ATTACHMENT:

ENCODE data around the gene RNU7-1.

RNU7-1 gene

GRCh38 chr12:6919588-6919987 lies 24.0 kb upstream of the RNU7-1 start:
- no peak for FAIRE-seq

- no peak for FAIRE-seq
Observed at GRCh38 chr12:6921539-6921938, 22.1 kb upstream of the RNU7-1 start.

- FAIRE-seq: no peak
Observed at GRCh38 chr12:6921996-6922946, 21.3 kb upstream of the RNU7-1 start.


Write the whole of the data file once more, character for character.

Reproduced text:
ENCODE data around the gene RNU7-1.

RNU7-1 gene

GRCh38 chr12:6919588-6919987 lies 24.0 kb upstream of the RNU7-1 start:
- no peak for FAIRE-seq

- no peak for FAIRE-seq
Observed at GRCh38 chr12:6921539-6921938, 22.1 kb upstream of the RNU7-1 start.

- FAIRE-seq: no peak
Observed at GRCh38 chr12:6921996-6922946, 21.3 kb upstream of the RNU7-1 start.